From 1976-79, my wife and I attended Midwestern Baptist College (IFB) in Pontiac, Michigan. Midwestern, an unaccredited Independent Fundamentalist Baptist (IFB) institution, was established in 1954 by the famous IFB pulpiteer Dr. Tom Malone. More than sixty years later, the college campus has been sold, Tom Malone is dead, and the church he once pastored, Emmanuel Baptist Church, is shuttered, with weeds growing around the buildings and through the cracks in the parking lots.
In the spring of our sophomore year, Malone gathered the student body in the chapel so he could “talk” to them. Students were told to bring the recently released 1978 yearbook with them. As the students settled into their seats, Malone stood up and came to the pulpit. It was clear that he was quite upset about something. We quickly learned that Malone was livid about three of the yearbook pictures. Mike Veach, currently the pastor of First Bible Church, a Fundamentalist church in Staten Island, New York, shot the photographs. Mike was (is) an excellent photographer. A few months after what students would later call “The Yearbook Incident,” Polly and I went to nearby Cranbrook Gardens so Mike could take pictures of us. We still have these pictures, reminders of the youngsters we once were some forty years ago.
What was so offensive about these photographs that a noted IFB pastor and college chancellor would deem it necessary to talk to the entire student body about them? See for yourself.
Photograph number one was taken during Founder’s Day. Always held on the Friday after Thanksgiving (students were not allowed to go home for Thanksgiving), Founder’s Day was a day set aside for showing off the college to prospective Fundamentalist high school students. Part of the day’s events included a singing talent show. This picture is of a group from a nearby IFB church.
Photograph number two is a picture of Julian Lyons, Emmanuel Baptist Church’s bus pastor. Lyons and I did not get along. He considered me a slacker because I didn’t want to work in the bus ministry after my freshman year. (All students were required to work in the bus ministry their freshman year.) I considered Lyons a racist because he stopped running the buses in Detroit. (The overwhelming majority of the kids from Detroit were poor and black.) One day, as I was exiting the school building, he and I ran into each other and had words, each telling the other what we thought about them. We never spoke again. I was surprised that I did not get expelled from school for what was surely viewed as insubordination.
Photograph number three was shot during one of the chapel services. Pay close attention to the student in the middle of the picture.
I am sure you are scratching your head right now, trying to figure out what is wrong with these pictures. Can’t you see it? Look closely. Put on your IFB alternate reality glasses®. Still nothing?
In the first picture, the boys (not Midwestern students) have long hair, and in the second picture, it looks like Lyons’ hair is over his collar. Midwestern had/has a strict policy against men having long hair. Male students were required to keep their hair short, with the college even going so far as to legislate that the back of men’s hair had to be tapered and not block cut. Hair on the collar, ears, or long bangs were forbidden. Men caught breaking the hair rule received demerits and were ordered to get a haircut immediately.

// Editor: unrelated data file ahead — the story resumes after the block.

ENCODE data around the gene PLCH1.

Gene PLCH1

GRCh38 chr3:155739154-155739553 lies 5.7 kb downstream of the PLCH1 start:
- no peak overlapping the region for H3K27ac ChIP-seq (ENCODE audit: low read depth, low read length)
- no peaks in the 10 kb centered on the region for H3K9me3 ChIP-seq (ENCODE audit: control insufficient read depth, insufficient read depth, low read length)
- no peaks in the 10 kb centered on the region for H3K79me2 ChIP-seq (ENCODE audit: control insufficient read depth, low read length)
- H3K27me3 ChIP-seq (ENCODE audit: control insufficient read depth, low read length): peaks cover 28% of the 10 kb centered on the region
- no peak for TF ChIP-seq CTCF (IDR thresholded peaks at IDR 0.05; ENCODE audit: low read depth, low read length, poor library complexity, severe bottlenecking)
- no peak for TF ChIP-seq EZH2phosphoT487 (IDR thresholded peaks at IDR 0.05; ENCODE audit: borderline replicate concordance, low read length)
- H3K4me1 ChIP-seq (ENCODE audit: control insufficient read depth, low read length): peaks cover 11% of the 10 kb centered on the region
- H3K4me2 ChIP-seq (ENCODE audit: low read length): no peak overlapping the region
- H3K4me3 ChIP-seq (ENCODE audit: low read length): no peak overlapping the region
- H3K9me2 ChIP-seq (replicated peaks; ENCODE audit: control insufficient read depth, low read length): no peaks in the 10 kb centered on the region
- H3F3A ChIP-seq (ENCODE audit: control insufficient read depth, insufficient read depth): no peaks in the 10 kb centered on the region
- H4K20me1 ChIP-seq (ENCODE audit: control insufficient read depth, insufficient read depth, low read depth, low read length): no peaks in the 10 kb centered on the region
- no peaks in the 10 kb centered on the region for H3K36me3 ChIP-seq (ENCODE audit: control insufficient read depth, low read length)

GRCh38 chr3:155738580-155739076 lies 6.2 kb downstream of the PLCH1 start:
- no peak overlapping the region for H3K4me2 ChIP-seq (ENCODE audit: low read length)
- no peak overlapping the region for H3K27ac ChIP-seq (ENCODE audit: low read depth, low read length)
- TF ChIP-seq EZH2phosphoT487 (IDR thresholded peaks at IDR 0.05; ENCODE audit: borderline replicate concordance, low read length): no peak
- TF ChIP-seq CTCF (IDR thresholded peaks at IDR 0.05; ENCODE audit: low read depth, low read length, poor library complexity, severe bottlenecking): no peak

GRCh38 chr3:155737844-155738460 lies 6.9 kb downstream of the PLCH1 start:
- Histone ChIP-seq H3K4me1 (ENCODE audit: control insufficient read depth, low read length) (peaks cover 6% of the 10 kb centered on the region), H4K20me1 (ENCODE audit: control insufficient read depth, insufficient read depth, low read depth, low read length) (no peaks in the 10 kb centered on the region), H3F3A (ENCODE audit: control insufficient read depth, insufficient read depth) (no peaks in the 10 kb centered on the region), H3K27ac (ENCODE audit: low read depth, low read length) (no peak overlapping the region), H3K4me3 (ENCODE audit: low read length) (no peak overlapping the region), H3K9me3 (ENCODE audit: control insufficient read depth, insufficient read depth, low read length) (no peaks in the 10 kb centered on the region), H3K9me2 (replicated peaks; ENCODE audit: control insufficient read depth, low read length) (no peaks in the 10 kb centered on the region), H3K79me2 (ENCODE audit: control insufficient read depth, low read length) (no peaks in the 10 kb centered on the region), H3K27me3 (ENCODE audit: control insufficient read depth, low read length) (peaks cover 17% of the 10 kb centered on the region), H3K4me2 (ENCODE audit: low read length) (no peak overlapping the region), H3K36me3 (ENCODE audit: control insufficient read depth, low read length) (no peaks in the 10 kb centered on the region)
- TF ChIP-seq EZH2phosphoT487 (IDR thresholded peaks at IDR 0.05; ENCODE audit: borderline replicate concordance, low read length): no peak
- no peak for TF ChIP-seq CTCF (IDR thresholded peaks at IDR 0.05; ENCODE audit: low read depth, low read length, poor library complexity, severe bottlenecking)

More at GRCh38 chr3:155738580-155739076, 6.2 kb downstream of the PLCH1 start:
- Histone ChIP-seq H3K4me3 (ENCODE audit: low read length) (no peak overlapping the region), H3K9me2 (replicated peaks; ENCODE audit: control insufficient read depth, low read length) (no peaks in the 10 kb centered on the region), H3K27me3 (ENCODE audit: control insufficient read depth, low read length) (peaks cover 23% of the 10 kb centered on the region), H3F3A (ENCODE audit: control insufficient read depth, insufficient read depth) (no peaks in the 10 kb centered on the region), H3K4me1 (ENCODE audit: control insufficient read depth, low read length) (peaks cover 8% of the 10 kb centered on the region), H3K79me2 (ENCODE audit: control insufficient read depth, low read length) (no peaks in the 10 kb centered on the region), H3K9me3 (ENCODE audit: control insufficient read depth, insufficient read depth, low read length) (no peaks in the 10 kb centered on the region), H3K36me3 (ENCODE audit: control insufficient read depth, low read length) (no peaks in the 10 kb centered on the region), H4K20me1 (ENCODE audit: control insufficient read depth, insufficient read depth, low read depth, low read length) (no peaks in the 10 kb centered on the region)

And the third photograph? The student “looks” like he has bushy, long hair on the back of his head. What he really had was the student’s hair in front of him, that student being my future wife, Polly. As photographers know, perspective and angles can do strange things to photographs. Sadly, Malone was only concerned with the “appearance of evil” (I Thessalonians 5:22).
Malone was furious over these photos, so much so that he took one of the yearbooks and tore it in two right in front of the student body. What a man, right? He then ordered the yearbooks collected. They were later returned, but not before the offending photographs had been marked-out with black, permanent ink felt markers.
So why do I have an unaltered copy of the yearbook? I refused to turn my yearbook in to prison authorities. Even then, as Fundamentalist as I was, I knew that Malone was acting like a crazed wild man over these photographs. It made no sense to me to mar the yearbook just because three of the pictures showed men allegedly with long hair. If Malone was serious about giving “sins” the black permanent marker of death, why not mark out:
- The photographs of the man who was having an affair with the wife of the dean of men
- The photographs of the gay teacher who lived in the dorm
These “sins” were well known by students, yet they were pushed to the deep recesses of the Midwestern closet. Instead, very ‘70s-looking hair became the target of Malone’s “righteous” indignation and wrath.
I know this story sounds bat-shit crazy to some readers, but this is an excellent example of the Fundamentalism I was raised in and a part of for many years. To this day, there are IFB pastors and churches who preach against the “sin of men having long hair.” A man with long hair is considered rebellious and effeminate. If you have not read my post, Is it a Sin to Have Long Hair? please do so. I think it will help you understand the kind of thinking that goes into someone concluding that men having long hair is a mortal sin.
Bruce Gerencser, 64, lives in rural Northwest Ohio with his wife of 43 years. He and his wife have six grown children and thirteen grandchildren. Bruce pastored Evangelical churches for twenty-five years in Ohio, Texas, and Michigan. Bruce left the ministry in 2005, and in 2008 he left Christianity. Bruce is now a humanist and an atheist.
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